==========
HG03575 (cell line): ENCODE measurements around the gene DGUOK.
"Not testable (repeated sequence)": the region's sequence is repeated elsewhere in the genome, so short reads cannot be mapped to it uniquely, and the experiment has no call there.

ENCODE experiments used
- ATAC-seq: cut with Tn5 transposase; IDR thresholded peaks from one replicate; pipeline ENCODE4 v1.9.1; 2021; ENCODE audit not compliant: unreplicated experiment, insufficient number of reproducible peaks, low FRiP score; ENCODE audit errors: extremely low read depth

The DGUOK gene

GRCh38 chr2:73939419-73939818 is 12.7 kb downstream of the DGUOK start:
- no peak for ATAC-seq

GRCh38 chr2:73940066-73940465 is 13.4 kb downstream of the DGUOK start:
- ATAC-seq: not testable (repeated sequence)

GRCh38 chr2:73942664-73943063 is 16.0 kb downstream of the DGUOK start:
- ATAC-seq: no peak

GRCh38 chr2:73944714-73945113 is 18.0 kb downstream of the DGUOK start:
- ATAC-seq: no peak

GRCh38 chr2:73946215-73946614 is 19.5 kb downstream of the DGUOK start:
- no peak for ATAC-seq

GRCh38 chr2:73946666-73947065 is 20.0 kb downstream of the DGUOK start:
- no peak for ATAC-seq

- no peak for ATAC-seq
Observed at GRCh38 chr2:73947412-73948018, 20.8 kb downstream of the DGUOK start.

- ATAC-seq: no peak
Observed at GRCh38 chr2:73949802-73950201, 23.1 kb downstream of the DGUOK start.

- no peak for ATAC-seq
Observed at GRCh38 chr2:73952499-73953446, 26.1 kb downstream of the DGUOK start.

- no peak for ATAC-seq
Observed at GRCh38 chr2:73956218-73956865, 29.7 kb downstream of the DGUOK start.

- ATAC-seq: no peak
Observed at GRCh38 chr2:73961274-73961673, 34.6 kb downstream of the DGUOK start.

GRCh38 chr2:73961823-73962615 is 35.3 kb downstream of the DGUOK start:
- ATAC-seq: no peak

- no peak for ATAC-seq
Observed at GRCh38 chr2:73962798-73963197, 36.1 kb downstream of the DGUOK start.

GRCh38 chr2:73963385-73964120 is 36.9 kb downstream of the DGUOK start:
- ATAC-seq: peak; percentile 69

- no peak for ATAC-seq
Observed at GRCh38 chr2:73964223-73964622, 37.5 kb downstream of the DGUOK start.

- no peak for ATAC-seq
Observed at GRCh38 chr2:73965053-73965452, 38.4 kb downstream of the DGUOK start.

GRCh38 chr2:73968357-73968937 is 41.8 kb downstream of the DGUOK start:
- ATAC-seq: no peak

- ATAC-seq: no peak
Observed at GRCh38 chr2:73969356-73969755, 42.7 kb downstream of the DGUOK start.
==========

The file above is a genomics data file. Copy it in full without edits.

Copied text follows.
HG03575 (cell line): ENCODE measurements around the gene DGUOK.
"Not testable (repeated sequence)": the region's sequence is repeated elsewhere in the genome, so short reads cannot be mapped to it uniquely, and the experiment has no call there.

ENCODE experiments used
- ATAC-seq: cut with Tn5 transposase; IDR thresholded peaks from one replicate; pipeline ENCODE4 v1.9.1; 2021; ENCODE audit not compliant: unreplicated experiment, insufficient number of reproducible peaks, low FRiP score; ENCODE audit errors: extremely low read depth

The DGUOK gene

GRCh38 chr2:73939419-73939818 is 12.7 kb downstream of the DGUOK start:
- no peak for ATAC-seq

GRCh38 chr2:73940066-73940465 is 13.4 kb downstream of the DGUOK start:
- ATAC-seq: not testable (repeated sequence)

GRCh38 chr2:73942664-73943063 is 16.0 kb downstream of the DGUOK start:
- ATAC-seq: no peak

GRCh38 chr2:73944714-73945113 is 18.0 kb downstream of the DGUOK start:
- ATAC-seq: no peak

GRCh38 chr2:73946215-73946614 is 19.5 kb downstream of the DGUOK start:
- no peak for ATAC-seq

GRCh38 chr2:73946666-73947065 is 20.0 kb downstream of the DGUOK start:
- no peak for ATAC-seq

- no peak for ATAC-seq
Observed at GRCh38 chr2:73947412-73948018, 20.8 kb downstream of the DGUOK start.

- ATAC-seq: no peak
Observed at GRCh38 chr2:73949802-73950201, 23.1 kb downstream of the DGUOK start.

- no peak for ATAC-seq
Observed at GRCh38 chr2:73952499-73953446, 26.1 kb downstream of the DGUOK start.

- no peak for ATAC-seq
Observed at GRCh38 chr2:73956218-73956865, 29.7 kb downstream of the DGUOK start.

- ATAC-seq: no peak
Observed at GRCh38 chr2:73961274-73961673, 34.6 kb downstream of the DGUOK start.

GRCh38 chr2:73961823-73962615 is 35.3 kb downstream of the DGUOK start:
- ATAC-seq: no peak

- no peak for ATAC-seq
Observed at GRCh38 chr2:73962798-73963197, 36.1 kb downstream of the DGUOK start.

GRCh38 chr2:73963385-73964120 is 36.9 kb downstream of the DGUOK start:
- ATAC-seq: peak; percentile 69

- no peak for ATAC-seq
Observed at GRCh38 chr2:73964223-73964622, 37.5 kb downstream of the DGUOK start.

- no peak for ATAC-seq
Observed at GRCh38 chr2:73965053-73965452, 38.4 kb downstream of the DGUOK start.

GRCh38 chr2:73968357-73968937 is 41.8 kb downstream of the DGUOK start:
- ATAC-seq: no peak

- ATAC-seq: no peak
Observed at GRCh38 chr2:73969356-73969755, 42.7 kb downstream of the DGUOK start.